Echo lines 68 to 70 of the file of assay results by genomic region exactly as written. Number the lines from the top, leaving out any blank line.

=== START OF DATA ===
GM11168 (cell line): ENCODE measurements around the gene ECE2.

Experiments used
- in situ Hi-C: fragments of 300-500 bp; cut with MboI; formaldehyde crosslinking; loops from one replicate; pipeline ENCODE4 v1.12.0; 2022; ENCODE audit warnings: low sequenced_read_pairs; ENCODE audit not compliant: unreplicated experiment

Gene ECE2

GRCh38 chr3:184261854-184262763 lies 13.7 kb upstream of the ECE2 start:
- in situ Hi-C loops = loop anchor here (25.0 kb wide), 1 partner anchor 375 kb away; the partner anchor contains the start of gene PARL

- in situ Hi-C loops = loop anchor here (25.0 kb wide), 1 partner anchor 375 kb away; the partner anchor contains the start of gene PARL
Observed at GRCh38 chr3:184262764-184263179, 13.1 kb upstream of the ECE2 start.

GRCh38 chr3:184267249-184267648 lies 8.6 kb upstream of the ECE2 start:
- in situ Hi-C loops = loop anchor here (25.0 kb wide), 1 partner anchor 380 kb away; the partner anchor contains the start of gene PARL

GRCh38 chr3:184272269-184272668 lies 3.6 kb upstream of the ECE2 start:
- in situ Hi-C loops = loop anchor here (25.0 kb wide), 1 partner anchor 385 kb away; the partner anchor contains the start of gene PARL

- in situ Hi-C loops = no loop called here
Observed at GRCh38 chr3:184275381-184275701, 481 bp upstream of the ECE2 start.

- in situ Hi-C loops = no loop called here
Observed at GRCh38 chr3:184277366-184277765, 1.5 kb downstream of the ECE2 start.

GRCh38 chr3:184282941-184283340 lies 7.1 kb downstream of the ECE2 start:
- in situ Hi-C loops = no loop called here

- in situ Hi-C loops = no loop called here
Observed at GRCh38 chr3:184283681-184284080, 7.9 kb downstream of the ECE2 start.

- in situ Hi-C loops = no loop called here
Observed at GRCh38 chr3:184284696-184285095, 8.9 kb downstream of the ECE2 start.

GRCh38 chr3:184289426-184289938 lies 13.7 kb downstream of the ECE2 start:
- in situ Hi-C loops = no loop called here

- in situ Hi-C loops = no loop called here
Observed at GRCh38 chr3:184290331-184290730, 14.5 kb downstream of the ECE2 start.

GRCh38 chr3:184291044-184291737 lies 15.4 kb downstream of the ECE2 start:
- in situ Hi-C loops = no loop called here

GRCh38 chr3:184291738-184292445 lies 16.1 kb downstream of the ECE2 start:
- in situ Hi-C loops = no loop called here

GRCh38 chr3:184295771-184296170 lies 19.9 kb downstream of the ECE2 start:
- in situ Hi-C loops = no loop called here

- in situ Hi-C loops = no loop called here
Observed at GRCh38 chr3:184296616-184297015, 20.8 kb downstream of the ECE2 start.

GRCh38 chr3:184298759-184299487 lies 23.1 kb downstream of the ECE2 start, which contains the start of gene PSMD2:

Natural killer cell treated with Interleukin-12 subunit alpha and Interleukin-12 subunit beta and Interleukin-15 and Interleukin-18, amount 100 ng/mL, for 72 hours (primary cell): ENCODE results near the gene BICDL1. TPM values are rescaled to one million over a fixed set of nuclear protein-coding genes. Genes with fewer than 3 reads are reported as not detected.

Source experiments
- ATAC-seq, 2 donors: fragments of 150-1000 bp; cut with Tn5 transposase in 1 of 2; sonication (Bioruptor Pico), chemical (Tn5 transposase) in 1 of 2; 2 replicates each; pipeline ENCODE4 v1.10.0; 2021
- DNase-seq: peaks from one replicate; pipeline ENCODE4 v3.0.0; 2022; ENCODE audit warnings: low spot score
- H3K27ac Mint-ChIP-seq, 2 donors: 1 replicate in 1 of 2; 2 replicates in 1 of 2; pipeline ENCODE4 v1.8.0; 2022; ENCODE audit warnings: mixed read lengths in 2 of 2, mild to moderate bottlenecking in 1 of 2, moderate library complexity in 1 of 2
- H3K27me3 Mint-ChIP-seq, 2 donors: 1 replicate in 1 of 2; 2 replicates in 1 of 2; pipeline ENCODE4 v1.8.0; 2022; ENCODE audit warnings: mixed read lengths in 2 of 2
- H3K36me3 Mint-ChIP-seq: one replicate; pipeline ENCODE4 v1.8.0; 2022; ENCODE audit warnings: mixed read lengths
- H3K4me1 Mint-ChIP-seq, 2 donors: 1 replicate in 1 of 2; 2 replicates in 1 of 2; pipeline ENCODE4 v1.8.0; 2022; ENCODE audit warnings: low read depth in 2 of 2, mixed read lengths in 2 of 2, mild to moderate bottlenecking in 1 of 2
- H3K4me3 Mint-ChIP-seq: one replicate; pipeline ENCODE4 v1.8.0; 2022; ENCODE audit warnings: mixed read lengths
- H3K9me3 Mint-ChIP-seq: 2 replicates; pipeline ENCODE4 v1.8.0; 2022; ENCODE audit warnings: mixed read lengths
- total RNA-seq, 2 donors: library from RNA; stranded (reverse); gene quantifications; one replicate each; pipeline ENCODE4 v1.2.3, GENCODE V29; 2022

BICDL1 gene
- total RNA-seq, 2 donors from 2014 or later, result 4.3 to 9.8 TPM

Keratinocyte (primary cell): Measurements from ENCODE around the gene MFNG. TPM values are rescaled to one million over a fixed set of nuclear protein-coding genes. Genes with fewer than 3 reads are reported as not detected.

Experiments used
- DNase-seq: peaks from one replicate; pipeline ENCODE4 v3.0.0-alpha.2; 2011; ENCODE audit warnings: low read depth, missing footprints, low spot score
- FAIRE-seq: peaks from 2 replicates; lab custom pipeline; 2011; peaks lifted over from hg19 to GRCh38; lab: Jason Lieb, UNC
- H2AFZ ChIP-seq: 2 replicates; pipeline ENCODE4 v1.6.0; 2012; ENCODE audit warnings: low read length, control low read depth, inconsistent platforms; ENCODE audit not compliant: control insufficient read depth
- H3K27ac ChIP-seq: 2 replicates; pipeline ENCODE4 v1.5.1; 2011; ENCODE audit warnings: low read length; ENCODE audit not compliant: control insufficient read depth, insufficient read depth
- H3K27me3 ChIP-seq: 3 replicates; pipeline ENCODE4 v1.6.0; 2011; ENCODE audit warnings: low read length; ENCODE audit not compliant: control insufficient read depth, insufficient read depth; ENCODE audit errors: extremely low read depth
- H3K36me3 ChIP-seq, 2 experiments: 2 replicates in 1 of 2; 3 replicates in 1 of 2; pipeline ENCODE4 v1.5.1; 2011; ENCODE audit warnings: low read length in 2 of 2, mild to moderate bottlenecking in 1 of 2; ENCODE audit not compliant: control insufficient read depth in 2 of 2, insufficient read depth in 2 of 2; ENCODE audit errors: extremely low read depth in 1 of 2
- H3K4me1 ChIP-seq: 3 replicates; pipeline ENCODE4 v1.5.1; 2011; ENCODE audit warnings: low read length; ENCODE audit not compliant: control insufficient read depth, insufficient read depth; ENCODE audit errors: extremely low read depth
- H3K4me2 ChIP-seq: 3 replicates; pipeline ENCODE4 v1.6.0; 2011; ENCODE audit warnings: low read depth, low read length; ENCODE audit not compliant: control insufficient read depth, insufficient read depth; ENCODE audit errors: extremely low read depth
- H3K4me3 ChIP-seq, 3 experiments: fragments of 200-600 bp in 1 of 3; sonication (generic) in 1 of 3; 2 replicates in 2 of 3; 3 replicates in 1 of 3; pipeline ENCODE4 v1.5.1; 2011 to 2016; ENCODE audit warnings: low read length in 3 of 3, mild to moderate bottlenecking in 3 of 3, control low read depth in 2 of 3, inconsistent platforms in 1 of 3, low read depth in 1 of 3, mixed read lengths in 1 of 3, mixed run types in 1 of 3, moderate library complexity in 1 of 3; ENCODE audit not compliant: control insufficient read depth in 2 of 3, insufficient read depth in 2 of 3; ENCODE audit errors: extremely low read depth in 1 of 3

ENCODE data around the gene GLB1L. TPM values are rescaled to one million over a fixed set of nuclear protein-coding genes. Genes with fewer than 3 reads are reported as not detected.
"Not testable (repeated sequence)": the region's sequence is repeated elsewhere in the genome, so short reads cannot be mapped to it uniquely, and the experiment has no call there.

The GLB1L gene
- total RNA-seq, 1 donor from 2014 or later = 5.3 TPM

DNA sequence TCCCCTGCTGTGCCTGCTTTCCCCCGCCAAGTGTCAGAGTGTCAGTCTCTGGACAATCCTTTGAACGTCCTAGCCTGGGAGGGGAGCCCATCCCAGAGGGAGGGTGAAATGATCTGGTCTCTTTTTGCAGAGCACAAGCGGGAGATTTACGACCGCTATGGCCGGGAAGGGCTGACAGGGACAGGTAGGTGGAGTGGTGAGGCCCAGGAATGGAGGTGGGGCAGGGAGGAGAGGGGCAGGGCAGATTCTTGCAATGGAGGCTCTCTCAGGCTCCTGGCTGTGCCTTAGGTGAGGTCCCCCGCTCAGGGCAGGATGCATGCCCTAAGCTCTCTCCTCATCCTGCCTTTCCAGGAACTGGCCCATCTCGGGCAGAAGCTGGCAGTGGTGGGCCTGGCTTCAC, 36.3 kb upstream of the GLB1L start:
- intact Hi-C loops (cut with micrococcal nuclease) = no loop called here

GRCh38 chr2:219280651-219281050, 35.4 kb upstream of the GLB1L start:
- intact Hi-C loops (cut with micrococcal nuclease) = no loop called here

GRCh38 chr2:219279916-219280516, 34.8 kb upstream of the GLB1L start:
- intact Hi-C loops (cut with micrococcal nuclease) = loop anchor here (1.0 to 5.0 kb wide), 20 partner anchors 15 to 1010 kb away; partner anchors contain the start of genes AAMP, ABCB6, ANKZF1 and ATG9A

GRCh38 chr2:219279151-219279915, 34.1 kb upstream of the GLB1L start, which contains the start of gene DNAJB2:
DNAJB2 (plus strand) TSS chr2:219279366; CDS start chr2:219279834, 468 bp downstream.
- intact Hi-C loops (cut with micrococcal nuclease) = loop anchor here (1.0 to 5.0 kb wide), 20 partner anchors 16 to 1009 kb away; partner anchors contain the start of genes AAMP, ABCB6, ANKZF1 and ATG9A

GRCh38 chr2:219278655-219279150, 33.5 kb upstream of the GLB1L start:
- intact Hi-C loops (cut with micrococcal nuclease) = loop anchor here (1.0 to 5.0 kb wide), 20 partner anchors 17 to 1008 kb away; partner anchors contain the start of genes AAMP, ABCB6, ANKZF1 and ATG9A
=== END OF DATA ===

GRCh38 chr2:219279916-219280516, 34.8 kb upstream of the GLB1L start:
- intact Hi-C loops (cut with micrococcal nuclease) = loop anchor here (1.0 to 5.0 kb wide), 20 partner anchors 15 to 1010 kb away; partner anchors contain the start of genes AAMP, ABCB6, ANKZF1 and ATG9A

GRCh38 chr2:219279151-219279915, 34.1 kb upstream of the GLB1L start, which contains the start of gene DNAJB2: